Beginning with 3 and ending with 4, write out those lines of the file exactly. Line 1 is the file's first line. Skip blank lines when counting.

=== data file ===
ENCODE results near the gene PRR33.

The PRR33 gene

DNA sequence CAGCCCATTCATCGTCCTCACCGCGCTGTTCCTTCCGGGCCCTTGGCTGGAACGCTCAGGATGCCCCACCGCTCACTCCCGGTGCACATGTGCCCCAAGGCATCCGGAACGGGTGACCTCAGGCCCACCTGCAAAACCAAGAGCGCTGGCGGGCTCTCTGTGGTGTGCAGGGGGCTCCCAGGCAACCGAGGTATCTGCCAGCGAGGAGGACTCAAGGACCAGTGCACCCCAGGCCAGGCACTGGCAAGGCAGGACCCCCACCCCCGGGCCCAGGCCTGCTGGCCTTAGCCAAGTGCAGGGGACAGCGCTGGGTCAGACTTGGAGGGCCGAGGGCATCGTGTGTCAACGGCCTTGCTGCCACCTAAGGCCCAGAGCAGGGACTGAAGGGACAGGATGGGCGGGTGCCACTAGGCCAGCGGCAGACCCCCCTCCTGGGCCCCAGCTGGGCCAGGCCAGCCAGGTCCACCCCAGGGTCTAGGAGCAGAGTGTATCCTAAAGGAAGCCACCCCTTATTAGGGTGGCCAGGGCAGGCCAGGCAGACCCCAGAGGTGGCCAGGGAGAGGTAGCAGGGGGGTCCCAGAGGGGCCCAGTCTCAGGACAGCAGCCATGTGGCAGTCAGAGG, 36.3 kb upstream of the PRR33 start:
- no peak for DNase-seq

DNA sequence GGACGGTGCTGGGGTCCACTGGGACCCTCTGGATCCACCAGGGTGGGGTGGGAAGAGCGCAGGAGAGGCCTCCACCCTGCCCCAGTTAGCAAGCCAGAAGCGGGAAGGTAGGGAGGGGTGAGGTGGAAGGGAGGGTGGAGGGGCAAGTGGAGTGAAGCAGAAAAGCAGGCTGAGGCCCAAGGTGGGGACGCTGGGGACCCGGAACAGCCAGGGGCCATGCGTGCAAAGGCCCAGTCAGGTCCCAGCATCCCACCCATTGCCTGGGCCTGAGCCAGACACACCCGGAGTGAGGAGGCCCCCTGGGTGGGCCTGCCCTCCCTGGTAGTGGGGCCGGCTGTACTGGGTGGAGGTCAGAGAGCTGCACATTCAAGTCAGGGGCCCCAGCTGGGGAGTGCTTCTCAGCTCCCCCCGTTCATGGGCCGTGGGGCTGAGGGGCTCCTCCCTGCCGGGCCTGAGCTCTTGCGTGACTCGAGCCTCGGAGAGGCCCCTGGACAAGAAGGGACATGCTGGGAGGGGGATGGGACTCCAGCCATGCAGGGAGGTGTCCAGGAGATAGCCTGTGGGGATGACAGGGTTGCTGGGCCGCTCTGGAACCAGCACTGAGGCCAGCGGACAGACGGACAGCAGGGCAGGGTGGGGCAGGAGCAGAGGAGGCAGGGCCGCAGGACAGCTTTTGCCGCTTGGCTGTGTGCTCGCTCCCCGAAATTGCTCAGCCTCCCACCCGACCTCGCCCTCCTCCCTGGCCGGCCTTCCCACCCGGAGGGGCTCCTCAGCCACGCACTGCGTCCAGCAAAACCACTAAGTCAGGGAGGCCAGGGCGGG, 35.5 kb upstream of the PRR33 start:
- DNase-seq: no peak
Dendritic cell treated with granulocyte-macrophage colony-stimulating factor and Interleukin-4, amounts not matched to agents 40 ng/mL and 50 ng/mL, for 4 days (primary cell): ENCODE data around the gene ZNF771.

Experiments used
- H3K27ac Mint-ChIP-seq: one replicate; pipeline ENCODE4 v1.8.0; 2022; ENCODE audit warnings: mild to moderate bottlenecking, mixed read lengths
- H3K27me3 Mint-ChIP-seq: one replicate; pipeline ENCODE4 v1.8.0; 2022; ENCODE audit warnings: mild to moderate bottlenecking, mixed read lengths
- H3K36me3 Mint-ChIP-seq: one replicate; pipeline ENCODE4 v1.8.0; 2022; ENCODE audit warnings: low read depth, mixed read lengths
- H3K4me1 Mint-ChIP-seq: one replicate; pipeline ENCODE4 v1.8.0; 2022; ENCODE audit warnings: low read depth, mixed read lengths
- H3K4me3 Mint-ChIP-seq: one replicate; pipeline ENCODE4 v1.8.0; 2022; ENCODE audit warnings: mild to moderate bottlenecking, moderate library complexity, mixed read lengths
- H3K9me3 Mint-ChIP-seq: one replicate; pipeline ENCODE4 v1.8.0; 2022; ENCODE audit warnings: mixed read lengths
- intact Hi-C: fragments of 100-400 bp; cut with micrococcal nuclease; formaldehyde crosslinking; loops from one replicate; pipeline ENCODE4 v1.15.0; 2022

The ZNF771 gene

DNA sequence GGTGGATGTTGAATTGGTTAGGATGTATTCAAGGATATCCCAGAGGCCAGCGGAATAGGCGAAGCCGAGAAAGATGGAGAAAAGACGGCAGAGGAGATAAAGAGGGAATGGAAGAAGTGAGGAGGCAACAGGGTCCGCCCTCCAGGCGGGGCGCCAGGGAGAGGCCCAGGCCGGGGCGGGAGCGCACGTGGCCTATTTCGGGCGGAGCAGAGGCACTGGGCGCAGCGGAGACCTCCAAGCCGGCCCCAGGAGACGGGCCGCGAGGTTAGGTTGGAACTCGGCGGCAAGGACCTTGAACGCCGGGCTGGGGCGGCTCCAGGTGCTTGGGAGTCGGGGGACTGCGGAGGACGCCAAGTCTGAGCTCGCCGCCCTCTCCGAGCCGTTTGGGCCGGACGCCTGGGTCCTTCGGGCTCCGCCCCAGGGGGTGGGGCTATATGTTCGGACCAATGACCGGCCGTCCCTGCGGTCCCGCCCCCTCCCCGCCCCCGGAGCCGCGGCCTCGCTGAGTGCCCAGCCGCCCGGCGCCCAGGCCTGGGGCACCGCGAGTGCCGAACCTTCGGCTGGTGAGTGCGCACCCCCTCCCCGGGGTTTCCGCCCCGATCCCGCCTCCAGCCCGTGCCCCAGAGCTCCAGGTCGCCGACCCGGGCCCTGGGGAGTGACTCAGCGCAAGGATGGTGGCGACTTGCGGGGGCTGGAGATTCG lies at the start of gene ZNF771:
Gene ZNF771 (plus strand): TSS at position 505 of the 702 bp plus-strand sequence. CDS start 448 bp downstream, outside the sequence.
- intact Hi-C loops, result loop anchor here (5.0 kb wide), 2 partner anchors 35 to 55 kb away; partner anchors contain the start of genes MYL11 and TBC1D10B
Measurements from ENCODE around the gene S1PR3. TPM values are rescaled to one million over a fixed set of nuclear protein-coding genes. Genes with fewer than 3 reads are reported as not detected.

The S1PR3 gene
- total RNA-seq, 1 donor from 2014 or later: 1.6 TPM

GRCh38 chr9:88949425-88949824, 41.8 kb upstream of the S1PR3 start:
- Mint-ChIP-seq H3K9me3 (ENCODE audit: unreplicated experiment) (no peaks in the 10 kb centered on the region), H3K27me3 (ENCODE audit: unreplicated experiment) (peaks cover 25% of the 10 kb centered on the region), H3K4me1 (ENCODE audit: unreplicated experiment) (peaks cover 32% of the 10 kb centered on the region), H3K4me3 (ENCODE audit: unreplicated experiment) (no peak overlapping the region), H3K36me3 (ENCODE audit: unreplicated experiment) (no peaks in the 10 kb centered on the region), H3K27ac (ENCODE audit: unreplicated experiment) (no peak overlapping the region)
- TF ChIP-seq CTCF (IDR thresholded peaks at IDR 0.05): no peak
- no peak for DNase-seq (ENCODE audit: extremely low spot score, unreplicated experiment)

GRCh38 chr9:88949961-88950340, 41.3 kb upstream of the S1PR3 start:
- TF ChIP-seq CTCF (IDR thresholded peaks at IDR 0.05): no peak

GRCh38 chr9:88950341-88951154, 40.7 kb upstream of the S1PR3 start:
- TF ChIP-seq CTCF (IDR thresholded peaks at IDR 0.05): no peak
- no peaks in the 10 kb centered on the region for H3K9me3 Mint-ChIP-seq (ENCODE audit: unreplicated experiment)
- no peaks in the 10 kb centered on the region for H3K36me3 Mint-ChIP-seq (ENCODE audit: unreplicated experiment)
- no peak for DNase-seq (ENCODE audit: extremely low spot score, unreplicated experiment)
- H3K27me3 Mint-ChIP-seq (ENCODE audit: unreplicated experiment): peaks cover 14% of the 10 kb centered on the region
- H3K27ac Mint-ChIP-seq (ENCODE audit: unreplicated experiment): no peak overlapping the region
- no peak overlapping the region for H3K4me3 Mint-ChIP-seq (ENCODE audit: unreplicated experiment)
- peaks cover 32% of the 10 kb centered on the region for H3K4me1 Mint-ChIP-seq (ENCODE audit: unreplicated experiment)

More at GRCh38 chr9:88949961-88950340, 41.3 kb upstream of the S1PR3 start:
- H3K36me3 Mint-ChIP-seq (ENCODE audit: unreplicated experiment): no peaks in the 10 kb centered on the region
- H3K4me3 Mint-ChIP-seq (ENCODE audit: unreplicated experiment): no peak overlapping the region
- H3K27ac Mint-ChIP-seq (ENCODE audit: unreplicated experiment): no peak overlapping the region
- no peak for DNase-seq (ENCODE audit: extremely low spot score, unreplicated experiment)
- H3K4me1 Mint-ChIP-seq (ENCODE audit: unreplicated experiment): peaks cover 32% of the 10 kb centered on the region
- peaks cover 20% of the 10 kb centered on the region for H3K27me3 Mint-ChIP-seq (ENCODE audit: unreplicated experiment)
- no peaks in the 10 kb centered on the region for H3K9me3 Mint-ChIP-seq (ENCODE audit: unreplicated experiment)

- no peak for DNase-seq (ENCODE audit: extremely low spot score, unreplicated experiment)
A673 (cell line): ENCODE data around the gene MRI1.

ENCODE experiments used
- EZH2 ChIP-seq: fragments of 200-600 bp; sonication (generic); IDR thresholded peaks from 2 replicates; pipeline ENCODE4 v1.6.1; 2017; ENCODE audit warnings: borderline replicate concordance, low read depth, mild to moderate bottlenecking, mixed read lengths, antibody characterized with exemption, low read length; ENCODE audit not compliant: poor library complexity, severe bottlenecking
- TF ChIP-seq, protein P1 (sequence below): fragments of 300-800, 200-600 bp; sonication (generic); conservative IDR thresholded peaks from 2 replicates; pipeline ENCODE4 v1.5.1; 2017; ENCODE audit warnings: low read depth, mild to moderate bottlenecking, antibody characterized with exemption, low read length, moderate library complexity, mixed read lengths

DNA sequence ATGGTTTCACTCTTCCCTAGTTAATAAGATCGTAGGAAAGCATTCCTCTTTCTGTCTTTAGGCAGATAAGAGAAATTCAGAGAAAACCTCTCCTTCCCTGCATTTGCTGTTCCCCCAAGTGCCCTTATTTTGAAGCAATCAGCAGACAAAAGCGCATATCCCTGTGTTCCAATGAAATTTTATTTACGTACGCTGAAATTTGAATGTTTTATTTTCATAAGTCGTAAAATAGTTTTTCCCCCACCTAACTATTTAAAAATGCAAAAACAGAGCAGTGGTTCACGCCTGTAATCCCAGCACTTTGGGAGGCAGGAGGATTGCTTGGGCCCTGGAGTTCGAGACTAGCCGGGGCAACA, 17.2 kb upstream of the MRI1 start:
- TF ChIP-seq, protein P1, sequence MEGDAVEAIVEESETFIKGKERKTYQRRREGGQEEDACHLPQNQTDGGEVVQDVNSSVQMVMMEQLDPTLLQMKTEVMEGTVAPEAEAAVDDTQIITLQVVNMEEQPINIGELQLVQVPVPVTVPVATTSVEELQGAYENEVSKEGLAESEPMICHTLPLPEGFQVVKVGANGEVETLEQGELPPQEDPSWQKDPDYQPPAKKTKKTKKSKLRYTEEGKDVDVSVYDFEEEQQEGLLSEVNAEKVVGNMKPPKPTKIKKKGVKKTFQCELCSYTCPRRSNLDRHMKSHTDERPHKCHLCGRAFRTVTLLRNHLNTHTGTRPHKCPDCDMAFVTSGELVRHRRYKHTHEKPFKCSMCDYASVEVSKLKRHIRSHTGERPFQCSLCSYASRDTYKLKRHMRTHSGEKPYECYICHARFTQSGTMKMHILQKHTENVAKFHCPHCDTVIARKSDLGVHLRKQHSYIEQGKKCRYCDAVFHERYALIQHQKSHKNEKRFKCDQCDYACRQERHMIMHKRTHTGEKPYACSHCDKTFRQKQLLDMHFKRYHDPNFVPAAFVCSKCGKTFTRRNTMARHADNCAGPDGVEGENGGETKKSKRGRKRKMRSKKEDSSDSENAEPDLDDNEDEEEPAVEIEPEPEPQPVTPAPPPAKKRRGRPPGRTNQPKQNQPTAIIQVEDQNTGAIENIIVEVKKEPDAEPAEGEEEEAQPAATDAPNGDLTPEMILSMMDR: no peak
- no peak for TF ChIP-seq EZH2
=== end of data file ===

DNA sequence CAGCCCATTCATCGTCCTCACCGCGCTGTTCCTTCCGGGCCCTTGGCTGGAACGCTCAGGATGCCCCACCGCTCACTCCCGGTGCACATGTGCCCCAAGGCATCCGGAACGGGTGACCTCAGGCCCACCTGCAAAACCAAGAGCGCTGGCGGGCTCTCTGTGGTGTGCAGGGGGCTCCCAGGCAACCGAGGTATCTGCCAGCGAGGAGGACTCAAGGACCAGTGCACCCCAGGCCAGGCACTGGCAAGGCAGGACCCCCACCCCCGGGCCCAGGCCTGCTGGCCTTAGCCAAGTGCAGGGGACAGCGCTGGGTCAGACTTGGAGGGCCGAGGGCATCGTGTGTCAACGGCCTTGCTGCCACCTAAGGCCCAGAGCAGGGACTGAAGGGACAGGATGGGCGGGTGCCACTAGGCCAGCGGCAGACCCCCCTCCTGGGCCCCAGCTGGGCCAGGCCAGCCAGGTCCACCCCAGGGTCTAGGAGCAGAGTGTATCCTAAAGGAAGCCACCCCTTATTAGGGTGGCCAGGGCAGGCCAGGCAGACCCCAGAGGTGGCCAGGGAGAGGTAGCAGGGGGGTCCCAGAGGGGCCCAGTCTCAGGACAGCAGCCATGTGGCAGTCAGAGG, 36.3 kb upstream of the PRR33 start:
- no peak for DNase-seq